“The Vienna Dioscurides is a Byzantine Greek illuminated manuscript copy of “Medical Material” by Dioscorides, which was created in 515 AD. It is a rare surviving example of an illustrated ancient scientific and medical text… The original “De Materia Medica” or “On Medical Material” was first written between 50 and 70 CE by Pedanius Dioscorides. It is a pharmacopeia of medicinal plants and was widely read and used for more than 1,500 years… This specific manuscript copy was created in the Byzantine Empire’s capital, Constantinople, for the byzantine imperial princess, Anicia Juliana. She was the daughter of Anicius Olybrius, who had been one of the last Western Roman Emperors… The manuscript was presented to the princess in gratitude for her funding the construction of a church… The dedication miniature portrait of Anicia Juliana is the oldest surviving dedication portraits in a book…” I couldn’t better encapsulate the manuscript’s identification. The Vienna Dioscurides is one of the “canvases” I use for my Course on Cultural Geography of Greece and specifically my Lessons on popular Greek Plants like Dioscurides and Krithamo. https://joyofmuseums.com/ancient-manuscripts-and-historically-influential-books/vienna-dioscurides/
Anicia Juliana (462 – 527/528 AD)was an incredible woman, a prominent member of the up-to-date ruling Roman Imperial Dynasties. She was the daughter of Emperor Anicius Olybrius of the Western Roman Empire, the wife of the Magister Militum of the Eastern Roman Empire, Areobindus Dagalaiphus Areobindus and the mother of Olybrius Junior, a Roman Consul. Anicia Juliana was the wealthiest woman in the Roman Empire and the greatest patron of the Arts at the time. She is the ktitorissa of religious edifices, the Church of Hagios Polyeuktos in Constantinople, built by the year 527, the most sumptuous of all, and the recipient of a magnificent manuscript, a copy of De Materia Medica by Dioscurides, known today as Vienna Dioscurides. https://www.thebyzantinelegacy.com/anicia-juliana
Pedanius Dioscurides (c. 30-90 AD) was a Greek physician, pharmacologist and botanist who served in the Roman army of Emperor Nero during the1st century AD. He was a native of Anazarbus in Asia Minor and studied medicine at the nearby school in Tarsus. Following the Roman Army, Dioscurides collected information and samples of local medicinal plants and about 70 AD he published De Materia Medica, a five volumes treatise on the “medicinal properties of over one thousand natural medicinal substances; most of these… botanical in origin, but drugs of animal and mineral origin…” as well. The book’s subtitle, “On the Preparation, Properties and Testing of Drugs, sets the empirical, scientific tone of this work… Dioscorides didn’t accept anything on faith, or on the reputation of established authorities; he checked everything out and tested every drug clinically. He personally travelled and researched the local folk medicine uses of every herb… The presentations of every herb and medicinal substance in Dioscorides’ herbal were very thorough. It included plant names, synonyms and illustrations; plant habitat and botanical descriptions; properties, actions and uses of the drug; negative side effects if any; administration and dosage recommendations; directions on harvesting, preparation and storage of herbs or drugs…” One can only admire the painstaking work done by Dioscurides and the reasons why De Materia Medica “has been the prime authority and source work on herbs and other medicinal substances in the history of Western Civilization, and quite possibly in the history of the world.” http://www.greekmedicine.net/whos_who/Dioscorides.html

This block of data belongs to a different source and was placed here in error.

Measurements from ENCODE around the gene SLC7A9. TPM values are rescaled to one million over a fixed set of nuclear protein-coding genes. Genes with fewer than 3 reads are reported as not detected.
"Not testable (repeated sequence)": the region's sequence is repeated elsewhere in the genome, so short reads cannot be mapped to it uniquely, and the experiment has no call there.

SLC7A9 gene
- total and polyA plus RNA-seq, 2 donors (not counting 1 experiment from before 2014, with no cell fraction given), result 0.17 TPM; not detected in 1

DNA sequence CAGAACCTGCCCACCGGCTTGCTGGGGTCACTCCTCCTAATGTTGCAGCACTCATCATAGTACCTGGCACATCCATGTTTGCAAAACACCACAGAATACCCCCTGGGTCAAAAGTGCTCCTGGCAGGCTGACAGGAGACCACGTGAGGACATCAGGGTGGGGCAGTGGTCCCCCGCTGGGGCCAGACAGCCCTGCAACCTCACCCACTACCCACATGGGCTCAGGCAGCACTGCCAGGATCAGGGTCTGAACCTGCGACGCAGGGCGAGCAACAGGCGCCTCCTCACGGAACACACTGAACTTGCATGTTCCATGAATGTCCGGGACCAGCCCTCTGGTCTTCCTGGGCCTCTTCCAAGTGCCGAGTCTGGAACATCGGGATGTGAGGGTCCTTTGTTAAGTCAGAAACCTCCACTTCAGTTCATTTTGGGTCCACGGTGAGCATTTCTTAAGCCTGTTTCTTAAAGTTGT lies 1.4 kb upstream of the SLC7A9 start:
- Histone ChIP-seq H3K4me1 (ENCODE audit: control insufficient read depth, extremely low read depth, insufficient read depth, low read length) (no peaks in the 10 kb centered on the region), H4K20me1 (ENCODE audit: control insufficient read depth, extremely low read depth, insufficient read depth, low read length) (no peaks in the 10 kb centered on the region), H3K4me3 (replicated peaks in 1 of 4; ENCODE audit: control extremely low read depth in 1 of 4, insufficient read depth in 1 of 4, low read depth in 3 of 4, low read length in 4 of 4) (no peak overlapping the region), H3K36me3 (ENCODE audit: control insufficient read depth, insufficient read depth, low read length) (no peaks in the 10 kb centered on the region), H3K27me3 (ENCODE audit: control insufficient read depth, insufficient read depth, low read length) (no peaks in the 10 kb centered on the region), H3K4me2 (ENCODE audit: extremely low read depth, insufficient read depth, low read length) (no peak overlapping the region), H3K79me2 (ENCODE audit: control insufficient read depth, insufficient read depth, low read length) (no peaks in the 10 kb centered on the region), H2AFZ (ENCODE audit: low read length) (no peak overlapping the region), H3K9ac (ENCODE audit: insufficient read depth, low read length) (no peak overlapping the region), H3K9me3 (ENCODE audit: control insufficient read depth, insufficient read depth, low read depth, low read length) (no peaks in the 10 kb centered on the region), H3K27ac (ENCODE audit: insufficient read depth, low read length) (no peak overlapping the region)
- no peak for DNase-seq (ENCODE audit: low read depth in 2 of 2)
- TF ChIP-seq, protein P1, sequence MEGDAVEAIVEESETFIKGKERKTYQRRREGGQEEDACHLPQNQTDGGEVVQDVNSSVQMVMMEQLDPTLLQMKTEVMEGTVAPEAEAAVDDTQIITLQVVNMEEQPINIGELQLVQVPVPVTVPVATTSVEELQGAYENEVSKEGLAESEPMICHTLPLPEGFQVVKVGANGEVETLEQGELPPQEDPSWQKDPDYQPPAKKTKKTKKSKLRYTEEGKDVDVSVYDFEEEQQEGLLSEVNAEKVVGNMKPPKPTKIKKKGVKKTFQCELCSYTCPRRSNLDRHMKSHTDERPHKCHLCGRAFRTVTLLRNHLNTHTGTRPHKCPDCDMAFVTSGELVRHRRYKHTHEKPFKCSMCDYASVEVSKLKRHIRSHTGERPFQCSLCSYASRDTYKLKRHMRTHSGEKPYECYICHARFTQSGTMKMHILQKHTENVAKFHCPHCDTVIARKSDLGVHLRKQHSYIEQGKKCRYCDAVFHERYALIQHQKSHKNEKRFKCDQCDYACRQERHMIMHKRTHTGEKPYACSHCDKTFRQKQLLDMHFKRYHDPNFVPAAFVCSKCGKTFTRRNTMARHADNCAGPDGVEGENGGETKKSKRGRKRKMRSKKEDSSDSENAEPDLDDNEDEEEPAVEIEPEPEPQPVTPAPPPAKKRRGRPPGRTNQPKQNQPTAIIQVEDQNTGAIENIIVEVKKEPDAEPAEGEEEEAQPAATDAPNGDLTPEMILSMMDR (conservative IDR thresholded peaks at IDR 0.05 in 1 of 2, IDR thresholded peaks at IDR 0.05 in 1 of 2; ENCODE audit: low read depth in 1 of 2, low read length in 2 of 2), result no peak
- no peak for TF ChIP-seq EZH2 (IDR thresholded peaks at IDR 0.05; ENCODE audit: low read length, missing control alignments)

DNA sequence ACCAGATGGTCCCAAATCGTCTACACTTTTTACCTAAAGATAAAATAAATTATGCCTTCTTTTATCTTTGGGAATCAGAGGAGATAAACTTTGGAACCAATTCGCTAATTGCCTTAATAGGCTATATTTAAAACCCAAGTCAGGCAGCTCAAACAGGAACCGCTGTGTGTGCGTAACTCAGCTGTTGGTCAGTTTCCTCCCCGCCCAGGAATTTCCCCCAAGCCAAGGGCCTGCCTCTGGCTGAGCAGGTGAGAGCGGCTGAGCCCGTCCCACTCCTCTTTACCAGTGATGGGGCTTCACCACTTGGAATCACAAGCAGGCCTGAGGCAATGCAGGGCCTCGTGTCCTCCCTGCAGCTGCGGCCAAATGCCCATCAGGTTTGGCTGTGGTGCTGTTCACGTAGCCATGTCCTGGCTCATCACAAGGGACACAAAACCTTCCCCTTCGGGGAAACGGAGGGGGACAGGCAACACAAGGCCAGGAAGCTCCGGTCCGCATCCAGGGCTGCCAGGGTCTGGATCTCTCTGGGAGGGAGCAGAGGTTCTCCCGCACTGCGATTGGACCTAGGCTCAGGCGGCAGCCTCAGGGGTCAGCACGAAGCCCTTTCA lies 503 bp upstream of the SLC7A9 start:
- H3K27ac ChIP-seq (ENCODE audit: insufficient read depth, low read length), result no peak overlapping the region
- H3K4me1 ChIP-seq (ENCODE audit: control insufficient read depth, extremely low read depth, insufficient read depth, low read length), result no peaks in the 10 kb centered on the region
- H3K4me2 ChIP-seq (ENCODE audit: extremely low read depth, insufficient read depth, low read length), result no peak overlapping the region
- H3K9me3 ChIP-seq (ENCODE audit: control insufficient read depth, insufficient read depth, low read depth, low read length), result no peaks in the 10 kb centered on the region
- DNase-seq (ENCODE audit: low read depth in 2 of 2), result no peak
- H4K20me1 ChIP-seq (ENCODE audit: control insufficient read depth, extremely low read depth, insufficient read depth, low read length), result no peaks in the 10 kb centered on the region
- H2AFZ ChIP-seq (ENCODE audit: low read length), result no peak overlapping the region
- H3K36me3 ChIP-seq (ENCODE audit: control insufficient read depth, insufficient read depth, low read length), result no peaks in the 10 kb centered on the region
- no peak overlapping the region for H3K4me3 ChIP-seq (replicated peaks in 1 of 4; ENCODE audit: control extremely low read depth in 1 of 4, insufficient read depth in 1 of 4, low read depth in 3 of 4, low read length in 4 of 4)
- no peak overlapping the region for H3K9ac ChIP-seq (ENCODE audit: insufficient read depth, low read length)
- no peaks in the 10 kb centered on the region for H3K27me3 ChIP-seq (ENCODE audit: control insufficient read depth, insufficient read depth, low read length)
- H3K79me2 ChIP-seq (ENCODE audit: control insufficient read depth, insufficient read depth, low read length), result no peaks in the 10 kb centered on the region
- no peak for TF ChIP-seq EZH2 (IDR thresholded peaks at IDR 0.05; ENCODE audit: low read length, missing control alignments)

Simply put… the Vienna Dioscurides is one of the most beautiful Byzantine Manuscripts in the world! The c. 512 AD Codex, written in vellum folios and magnificently illuminated, was created in a workshop in Constantinople, and granted, as a gift of gratitude, to the Imperial Princess Anicia Juliana for her patronage in the construction of a church in the quarter of Honoratae. The Vienna Dioscurides is one of the “canvases” I use for my Course on the Cultural Geography of Greece and specifically Lessons on popular Greek Plants like Dioscurides and Krithamo. Please CHECK my POWERPOINT HERE! for pictures of manuscript folios and interesting FACTS about it.
Crithmum Maritimum, according to Dioscurides, Krithamo and Rock Samphire today, grows on rocky beaches where there is a little sand and strong, salty winds. This is one of the plants presented in the Constantinopolitan Codex of Anicia Juliana, described as having detoxifying properties, good to treat liver, intestinal and renal dysfunction. Dioscurides refers to it as “λαχανεύεται εφθόν τε και ωμόν εσθιόμενον, και ταριχεύεται εν άλμη.” I use the illumination of Crithmum Maritimum in Dioscurides’s manuscript in my Cultural Geography of Greece Class to discuss the Plant’s characteristics and create an Inter-Disciplinary Activity my students enjoy doing… as you can see HERE! for the Activity’s instructions and HERE! and HERE! for samples of student work. https://www.itrofi.gr/fytika/votana/article/1623/kritamo-votano-toy-gialoy-poy-dynamonei-anosopoiitiko-kai-einai-gemato